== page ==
ICJ to solve Kenya, Somalia maritime border dispute
The International Court of Justice (ICJ) will on Thursday rule on a case filed by Kenya in its maritime border dispute with Somalia, the Attorney-General said.
In a statement, Prof Githu Muigai said he would lead a delegation to the Hague-based court, in which the court will rule on an application to have the case thrown out, and the Memorandum of Understanding between the two neighbouring countries be used to settle the dispute.
Prof Muigai said the Registrar of the ICJ had given notification that the court would deliver the ruling, which if it goes in Kenya’s favour, the two countries will get back to discussions as contained in the MoU signed in 2009, but if it losses, it will file a petition and have the matter handled by the international court.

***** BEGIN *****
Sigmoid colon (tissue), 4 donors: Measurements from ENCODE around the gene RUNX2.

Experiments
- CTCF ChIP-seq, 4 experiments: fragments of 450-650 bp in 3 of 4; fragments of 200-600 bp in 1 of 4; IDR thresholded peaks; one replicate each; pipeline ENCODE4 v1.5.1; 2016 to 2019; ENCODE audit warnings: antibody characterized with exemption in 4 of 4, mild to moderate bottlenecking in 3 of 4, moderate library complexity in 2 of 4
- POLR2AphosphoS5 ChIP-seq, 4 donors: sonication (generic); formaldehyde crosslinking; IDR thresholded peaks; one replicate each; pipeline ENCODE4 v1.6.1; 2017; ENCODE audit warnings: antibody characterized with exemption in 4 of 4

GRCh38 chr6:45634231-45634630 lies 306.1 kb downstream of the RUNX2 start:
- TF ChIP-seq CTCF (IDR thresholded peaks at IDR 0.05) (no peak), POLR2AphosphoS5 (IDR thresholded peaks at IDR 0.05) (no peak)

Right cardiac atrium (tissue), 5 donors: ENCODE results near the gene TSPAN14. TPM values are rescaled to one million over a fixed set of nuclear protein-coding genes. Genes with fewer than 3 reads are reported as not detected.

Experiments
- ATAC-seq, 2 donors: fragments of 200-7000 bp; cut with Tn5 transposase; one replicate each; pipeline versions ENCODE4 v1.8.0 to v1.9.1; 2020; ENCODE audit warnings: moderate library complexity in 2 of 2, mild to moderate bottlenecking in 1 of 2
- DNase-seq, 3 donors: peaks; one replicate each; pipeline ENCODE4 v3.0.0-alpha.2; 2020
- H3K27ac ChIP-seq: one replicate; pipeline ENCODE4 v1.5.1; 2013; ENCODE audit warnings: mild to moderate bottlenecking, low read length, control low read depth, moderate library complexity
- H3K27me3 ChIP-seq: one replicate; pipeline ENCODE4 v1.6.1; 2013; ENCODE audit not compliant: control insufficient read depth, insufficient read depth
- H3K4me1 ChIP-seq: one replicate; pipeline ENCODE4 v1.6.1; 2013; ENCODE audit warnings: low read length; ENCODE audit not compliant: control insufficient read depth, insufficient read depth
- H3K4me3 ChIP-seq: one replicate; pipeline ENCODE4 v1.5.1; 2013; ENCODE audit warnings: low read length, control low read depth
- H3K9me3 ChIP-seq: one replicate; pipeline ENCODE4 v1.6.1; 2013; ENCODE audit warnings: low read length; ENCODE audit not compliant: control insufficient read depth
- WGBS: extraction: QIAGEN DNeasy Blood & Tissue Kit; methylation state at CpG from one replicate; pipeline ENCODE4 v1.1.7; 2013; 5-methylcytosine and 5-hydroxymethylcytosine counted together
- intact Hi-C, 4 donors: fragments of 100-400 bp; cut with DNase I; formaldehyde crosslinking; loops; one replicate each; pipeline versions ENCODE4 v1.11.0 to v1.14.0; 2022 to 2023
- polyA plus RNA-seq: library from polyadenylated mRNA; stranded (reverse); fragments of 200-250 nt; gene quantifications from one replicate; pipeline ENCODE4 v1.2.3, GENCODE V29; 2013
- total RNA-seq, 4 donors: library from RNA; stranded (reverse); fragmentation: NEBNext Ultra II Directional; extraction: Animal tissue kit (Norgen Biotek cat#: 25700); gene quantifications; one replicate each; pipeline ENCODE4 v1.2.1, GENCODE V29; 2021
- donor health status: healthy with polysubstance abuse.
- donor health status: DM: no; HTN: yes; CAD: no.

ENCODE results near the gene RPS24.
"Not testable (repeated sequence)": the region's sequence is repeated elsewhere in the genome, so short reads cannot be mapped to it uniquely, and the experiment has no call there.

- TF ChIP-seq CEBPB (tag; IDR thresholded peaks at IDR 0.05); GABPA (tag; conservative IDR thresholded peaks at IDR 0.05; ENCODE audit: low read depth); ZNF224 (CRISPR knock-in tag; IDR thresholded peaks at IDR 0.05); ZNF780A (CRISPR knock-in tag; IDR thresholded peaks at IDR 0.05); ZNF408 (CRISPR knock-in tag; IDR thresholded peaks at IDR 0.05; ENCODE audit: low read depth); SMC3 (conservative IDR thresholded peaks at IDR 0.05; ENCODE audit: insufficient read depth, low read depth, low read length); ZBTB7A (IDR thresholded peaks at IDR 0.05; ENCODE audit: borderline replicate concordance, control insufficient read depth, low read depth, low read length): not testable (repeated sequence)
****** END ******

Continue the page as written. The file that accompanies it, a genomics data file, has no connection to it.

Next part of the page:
In its case, Kenyans question the jurisdiction of the ICJ to hear the case in the face of negotiations which had been going on between the two countries, based on an agreement that had been deposited at the UN in 2011.
The MoU, which has since been discarded by Somalia, provides for the mechanism of settling the maritime boundary dispute and therefore give effect to Kenya’s reservation of 1963 that requires countries to undertake bilateral negotiations over any dispute instead of resulting to the court.
It was this preliminary objection that formed the basis of the oral proceedings that were held in September 2016.
“The ruling at this stage is meant to determine whether the court has jurisdiction to hear the maritime dispute,” said Prof Muigai.
Somalia however claims that negotiations to resolve the maritime boundary dispute between the two countries had been exhausted before it moved to the ICJ.
Mogadishu wants ICJ to help determine whether the borderline should flow eastwards as demanded by Kenya or diagonally to the south from the land border as it wants.